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Publication Briefs

Substantial Proportion of Homeless and Unstably Housed Veterans with Minor Children has Serious Mental Illness

Psychiatric conditions may be particularly challenging for homeless and unstably housed Veterans with young children. There is no recent literature identifying the prevalence of this population, what their mental health needs are, and what services are available to them. Thus, this observational study examined the prevalence of homeless and unstably housed Veterans with minor children and compared sociodemographic characteristics, as well as medical and mental health conditions of homeless and unstably housed Veterans with and without children, and stratified by gender. Investigators also examined differences in program referral and admission patterns to VA homeless programs among homeless and unstably housed Veterans with children. Using data from VA's Homeless Operations Management and Evaluation System (HOMES), investigators identified Veterans who were homeless (n=67,410) or unstably housed/at risk of losing housing (n=21,732) from April 2011 to November 2012, and who were engaged with VA homeless services.


  • Unstably housed Veterans were more likely to have children than homeless Veterans, and women more likely than men. Among both homeless and unstably housed male Veterans with minor children, only about one-third to one-half had custody of their minor children, whereas among women, nearly all had custody of their minor children.
  • Both homeless male and female Veterans with children were younger and less likely to have chronic medical conditions and psychiatric disorders than their homeless counterparts. However, 72% of male and 67% of female Veterans with children had a psychiatric diagnosis, and 11% of both men and women were diagnosed with a psychotic disorder. Men also were more likely to have PTSD and other anxiety disorders compared to male Veterans without children.
  • Veterans with minor children were more likely to be referred and admitted to VA's permanent supported housing program than other Veterans, and women with minor children in their custody were even more likely to be referred and admitted than men.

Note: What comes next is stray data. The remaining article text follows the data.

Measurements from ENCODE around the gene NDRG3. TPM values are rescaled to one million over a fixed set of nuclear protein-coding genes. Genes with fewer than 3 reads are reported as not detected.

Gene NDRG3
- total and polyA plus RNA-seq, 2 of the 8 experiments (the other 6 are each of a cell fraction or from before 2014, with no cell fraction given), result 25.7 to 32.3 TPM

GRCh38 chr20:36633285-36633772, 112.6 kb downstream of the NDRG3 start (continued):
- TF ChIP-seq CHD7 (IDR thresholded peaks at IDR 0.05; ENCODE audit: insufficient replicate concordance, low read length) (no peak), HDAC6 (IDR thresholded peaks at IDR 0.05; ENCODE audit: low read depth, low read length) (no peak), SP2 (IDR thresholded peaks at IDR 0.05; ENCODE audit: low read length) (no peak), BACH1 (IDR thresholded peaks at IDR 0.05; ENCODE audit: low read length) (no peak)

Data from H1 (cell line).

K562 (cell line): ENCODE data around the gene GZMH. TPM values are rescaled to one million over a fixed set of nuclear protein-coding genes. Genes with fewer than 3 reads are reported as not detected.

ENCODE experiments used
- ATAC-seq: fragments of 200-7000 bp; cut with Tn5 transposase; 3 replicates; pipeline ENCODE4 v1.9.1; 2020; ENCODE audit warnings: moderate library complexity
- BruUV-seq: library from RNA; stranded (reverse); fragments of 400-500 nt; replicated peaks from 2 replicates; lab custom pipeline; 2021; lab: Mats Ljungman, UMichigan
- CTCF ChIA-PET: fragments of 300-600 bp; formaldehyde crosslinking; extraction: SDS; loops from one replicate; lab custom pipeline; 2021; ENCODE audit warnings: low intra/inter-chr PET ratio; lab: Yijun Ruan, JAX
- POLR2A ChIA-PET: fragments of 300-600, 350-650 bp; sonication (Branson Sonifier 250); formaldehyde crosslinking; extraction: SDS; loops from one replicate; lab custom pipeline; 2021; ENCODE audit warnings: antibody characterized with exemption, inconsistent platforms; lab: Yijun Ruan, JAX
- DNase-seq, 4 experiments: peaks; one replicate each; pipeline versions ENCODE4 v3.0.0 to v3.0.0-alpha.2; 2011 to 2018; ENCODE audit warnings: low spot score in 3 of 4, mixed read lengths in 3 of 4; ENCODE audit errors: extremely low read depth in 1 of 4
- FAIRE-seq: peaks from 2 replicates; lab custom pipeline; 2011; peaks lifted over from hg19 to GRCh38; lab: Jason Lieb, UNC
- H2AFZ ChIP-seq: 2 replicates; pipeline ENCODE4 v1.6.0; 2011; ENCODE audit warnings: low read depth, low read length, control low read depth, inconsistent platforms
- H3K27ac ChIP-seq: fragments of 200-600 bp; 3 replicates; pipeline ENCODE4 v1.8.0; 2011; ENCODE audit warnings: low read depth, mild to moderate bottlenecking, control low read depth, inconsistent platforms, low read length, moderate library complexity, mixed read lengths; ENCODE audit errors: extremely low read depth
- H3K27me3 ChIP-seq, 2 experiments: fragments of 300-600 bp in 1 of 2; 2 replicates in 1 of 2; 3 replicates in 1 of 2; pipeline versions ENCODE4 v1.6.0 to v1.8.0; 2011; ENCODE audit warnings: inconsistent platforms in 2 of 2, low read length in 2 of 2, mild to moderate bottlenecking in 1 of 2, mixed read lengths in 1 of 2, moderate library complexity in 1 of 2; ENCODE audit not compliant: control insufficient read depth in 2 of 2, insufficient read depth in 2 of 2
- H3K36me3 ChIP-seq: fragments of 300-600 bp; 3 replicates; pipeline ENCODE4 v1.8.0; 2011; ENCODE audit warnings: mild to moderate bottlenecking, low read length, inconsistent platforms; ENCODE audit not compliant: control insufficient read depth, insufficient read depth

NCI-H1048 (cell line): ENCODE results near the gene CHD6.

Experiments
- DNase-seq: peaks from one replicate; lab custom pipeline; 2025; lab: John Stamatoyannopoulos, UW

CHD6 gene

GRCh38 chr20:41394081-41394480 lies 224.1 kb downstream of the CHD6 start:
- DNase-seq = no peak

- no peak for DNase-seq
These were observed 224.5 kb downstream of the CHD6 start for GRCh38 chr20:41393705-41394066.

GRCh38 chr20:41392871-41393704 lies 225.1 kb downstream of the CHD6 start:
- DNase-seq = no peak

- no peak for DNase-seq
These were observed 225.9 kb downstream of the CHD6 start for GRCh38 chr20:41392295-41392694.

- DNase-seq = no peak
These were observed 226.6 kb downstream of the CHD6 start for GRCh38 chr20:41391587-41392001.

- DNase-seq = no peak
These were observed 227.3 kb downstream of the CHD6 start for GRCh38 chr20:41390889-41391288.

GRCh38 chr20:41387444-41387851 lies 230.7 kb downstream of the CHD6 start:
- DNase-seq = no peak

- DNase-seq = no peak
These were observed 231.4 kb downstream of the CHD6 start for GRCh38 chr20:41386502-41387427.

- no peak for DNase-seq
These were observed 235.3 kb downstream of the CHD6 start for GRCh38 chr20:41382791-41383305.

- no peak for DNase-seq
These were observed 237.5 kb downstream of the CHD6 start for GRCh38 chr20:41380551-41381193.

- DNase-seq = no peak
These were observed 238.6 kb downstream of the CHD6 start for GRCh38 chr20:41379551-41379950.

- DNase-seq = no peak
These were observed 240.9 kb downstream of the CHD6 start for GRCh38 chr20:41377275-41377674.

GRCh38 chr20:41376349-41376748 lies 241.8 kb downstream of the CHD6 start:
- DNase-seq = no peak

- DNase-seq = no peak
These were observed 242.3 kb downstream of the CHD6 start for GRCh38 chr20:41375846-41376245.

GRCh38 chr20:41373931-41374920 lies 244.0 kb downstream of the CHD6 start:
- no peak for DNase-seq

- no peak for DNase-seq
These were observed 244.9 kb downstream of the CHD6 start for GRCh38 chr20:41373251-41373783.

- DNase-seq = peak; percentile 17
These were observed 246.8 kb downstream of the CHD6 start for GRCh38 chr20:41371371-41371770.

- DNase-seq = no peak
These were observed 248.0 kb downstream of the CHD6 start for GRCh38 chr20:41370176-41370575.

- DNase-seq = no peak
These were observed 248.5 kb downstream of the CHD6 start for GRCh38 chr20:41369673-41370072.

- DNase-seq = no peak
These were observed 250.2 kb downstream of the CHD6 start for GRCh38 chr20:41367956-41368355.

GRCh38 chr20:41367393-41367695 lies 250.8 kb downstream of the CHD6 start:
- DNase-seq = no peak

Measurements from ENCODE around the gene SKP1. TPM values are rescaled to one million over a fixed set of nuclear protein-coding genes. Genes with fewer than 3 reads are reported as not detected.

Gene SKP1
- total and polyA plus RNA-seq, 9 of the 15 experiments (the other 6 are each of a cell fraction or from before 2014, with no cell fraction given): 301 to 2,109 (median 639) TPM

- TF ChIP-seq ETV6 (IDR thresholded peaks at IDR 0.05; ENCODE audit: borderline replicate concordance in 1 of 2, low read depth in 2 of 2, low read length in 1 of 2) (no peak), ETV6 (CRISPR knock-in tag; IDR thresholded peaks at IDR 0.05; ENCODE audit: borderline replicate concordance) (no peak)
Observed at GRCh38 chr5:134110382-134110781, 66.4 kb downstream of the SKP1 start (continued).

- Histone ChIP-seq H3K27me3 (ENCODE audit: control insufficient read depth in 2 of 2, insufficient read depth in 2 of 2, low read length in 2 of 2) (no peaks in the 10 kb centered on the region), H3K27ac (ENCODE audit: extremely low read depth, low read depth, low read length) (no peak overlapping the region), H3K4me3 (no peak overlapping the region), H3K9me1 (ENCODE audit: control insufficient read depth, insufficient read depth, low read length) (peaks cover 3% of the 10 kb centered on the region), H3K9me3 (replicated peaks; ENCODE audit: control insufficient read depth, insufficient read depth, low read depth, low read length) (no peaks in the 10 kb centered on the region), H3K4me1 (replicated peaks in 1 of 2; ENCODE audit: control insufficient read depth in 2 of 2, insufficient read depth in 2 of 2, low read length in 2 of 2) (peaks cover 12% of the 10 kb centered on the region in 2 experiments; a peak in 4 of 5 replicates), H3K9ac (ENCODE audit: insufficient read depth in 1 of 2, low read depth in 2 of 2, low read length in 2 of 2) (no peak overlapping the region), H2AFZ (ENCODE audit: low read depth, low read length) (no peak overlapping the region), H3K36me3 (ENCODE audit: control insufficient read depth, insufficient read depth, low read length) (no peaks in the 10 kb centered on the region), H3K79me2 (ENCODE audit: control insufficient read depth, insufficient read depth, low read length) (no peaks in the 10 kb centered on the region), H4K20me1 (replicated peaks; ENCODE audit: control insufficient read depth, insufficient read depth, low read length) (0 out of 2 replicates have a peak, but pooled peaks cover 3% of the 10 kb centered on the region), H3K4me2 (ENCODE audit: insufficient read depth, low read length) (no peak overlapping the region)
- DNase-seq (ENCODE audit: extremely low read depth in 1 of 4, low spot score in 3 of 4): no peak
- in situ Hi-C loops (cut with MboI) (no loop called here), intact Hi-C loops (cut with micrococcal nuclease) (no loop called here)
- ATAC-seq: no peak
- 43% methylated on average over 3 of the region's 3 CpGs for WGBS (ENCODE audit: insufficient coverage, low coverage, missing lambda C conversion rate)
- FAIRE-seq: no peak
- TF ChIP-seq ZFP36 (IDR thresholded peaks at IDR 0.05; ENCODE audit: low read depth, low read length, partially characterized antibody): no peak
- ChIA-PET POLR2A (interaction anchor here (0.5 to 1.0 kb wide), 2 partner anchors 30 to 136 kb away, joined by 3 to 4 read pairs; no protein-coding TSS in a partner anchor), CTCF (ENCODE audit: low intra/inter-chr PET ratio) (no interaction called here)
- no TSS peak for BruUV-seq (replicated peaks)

• Rates of referrals to mental health services were relatively low (22% and 25% for Veterans with and without children, respectively) given the high prevalence of psychiatric diagnoses in the sample.


  • HOMES data used in this study relied on the accurate and diligent documentation of VA clinicians and is limited to Veterans in the VA system.
  • Veterans' medical history was based on self-report, which may have resulted in under-reporting.
  • The number of "unstably housed" Veterans is likely only a small proportion of the actual population, as the sample was based only on those engaged with VA homeless services.

This study was funded by HSR&D. Dr. Tsai was supported by an HSR&D Career Development Award. Drs. Tsai and Rosenheck are part of HSR&D's Pain Research, Informatics, Multi-morbidities, and Education Center in West Haven, CT.

PubMed Logo Tsai J, Rosenheck R, Kasprow W, and Kane V. Characteristics and Use of Services among Literally Homeless and Unstably Housed U.S. Veterans with Custody of Minor Children. Psychiatric Services. May 15, 2015; Epub ahead of print.

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What are HSR Publication Briefs?

HSR requires notification by HSR-funded investigators about all articles accepted for publication. These journal articles are reviewed by HSR and publication briefs or summaries are written for a select number of articles that are then forwarded to VHA Central Office leadership to keep them informed about important findings or information. Articles to be summarized are selected by HSR based on timeliness of the findings, interest of leadership, or potential impact on the organization. Publication briefs are written for only a small number of HSR published articles. Visit the HSR citations database for a complete listing of HSR articles and presentations.

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